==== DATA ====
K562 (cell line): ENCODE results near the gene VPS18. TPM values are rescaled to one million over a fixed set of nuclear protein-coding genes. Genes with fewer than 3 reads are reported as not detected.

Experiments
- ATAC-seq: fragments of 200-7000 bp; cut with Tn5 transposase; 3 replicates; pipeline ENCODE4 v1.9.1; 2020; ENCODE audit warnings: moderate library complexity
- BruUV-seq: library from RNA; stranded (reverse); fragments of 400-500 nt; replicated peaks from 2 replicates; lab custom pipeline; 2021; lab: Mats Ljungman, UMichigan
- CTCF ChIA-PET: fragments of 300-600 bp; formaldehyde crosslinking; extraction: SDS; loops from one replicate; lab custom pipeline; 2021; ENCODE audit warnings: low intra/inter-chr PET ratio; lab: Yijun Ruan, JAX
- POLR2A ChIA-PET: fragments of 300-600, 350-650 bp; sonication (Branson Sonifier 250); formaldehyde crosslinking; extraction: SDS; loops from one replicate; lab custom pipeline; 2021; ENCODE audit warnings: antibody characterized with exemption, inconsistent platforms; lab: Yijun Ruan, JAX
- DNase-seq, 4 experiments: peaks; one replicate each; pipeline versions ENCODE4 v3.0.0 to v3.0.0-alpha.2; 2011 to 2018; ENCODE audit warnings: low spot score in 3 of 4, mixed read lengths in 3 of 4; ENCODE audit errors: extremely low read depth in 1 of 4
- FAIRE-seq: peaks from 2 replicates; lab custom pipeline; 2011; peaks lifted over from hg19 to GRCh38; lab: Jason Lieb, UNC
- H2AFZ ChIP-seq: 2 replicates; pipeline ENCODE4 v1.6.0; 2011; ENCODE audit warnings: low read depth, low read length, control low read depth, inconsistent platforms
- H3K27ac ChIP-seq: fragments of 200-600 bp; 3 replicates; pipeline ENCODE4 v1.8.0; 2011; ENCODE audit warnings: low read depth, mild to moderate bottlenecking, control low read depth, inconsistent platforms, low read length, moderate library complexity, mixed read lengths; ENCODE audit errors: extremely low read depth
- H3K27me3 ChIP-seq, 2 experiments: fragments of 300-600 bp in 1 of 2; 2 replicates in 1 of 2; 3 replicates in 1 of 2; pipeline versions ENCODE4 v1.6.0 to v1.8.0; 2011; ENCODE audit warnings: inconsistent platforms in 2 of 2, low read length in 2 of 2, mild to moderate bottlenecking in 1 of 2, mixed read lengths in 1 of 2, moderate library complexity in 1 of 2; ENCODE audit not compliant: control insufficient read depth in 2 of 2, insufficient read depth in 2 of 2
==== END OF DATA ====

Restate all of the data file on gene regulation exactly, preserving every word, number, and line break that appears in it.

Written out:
K562 (cell line): ENCODE results near the gene VPS18. TPM values are rescaled to one million over a fixed set of nuclear protein-coding genes. Genes with fewer than 3 reads are reported as not detected.

Experiments
- ATAC-seq: fragments of 200-7000 bp; cut with Tn5 transposase; 3 replicates; pipeline ENCODE4 v1.9.1; 2020; ENCODE audit warnings: moderate library complexity
- BruUV-seq: library from RNA; stranded (reverse); fragments of 400-500 nt; replicated peaks from 2 replicates; lab custom pipeline; 2021; lab: Mats Ljungman, UMichigan
- CTCF ChIA-PET: fragments of 300-600 bp; formaldehyde crosslinking; extraction: SDS; loops from one replicate; lab custom pipeline; 2021; ENCODE audit warnings: low intra/inter-chr PET ratio; lab: Yijun Ruan, JAX
- POLR2A ChIA-PET: fragments of 300-600, 350-650 bp; sonication (Branson Sonifier 250); formaldehyde crosslinking; extraction: SDS; loops from one replicate; lab custom pipeline; 2021; ENCODE audit warnings: antibody characterized with exemption, inconsistent platforms; lab: Yijun Ruan, JAX
- DNase-seq, 4 experiments: peaks; one replicate each; pipeline versions ENCODE4 v3.0.0 to v3.0.0-alpha.2; 2011 to 2018; ENCODE audit warnings: low spot score in 3 of 4, mixed read lengths in 3 of 4; ENCODE audit errors: extremely low read depth in 1 of 4
- FAIRE-seq: peaks from 2 replicates; lab custom pipeline; 2011; peaks lifted over from hg19 to GRCh38; lab: Jason Lieb, UNC
- H2AFZ ChIP-seq: 2 replicates; pipeline ENCODE4 v1.6.0; 2011; ENCODE audit warnings: low read depth, low read length, control low read depth, inconsistent platforms
- H3K27ac ChIP-seq: fragments of 200-600 bp; 3 replicates; pipeline ENCODE4 v1.8.0; 2011; ENCODE audit warnings: low read depth, mild to moderate bottlenecking, control low read depth, inconsistent platforms, low read length, moderate library complexity, mixed read lengths; ENCODE audit errors: extremely low read depth
- H3K27me3 ChIP-seq, 2 experiments: fragments of 300-600 bp in 1 of 2; 2 replicates in 1 of 2; 3 replicates in 1 of 2; pipeline versions ENCODE4 v1.6.0 to v1.8.0; 2011; ENCODE audit warnings: inconsistent platforms in 2 of 2, low read length in 2 of 2, mild to moderate bottlenecking in 1 of 2, mixed read lengths in 1 of 2, moderate library complexity in 1 of 2; ENCODE audit not compliant: control insufficient read depth in 2 of 2, insufficient read depth in 2 of 2